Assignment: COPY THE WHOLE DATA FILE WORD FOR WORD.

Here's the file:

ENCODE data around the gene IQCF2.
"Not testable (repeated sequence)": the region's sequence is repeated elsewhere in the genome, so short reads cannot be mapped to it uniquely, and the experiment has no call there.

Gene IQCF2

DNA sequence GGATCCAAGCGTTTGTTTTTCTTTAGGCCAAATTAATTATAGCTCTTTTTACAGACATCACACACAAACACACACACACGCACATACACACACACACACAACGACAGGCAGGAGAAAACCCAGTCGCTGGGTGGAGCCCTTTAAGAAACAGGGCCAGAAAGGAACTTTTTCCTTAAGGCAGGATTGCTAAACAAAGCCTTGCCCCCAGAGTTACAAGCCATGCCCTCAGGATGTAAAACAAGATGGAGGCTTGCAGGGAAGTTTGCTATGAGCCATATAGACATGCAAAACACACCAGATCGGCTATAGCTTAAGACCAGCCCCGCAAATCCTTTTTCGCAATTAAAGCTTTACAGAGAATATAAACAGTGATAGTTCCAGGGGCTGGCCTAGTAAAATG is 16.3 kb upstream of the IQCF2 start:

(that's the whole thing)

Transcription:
ENCODE data around the gene IQCF2.
"Not testable (repeated sequence)": the region's sequence is repeated elsewhere in the genome, so short reads cannot be mapped to it uniquely, and the experiment has no call there.

Gene IQCF2

DNA sequence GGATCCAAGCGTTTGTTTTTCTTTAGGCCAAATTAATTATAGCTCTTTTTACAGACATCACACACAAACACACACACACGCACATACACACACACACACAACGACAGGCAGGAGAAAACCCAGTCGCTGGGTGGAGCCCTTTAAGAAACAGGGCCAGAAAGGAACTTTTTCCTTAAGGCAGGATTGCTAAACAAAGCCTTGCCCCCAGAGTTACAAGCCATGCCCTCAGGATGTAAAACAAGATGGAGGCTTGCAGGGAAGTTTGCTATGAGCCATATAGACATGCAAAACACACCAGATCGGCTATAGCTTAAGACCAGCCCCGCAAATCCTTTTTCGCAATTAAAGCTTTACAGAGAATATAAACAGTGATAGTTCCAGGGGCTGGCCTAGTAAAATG is 16.3 kb upstream of the IQCF2 start: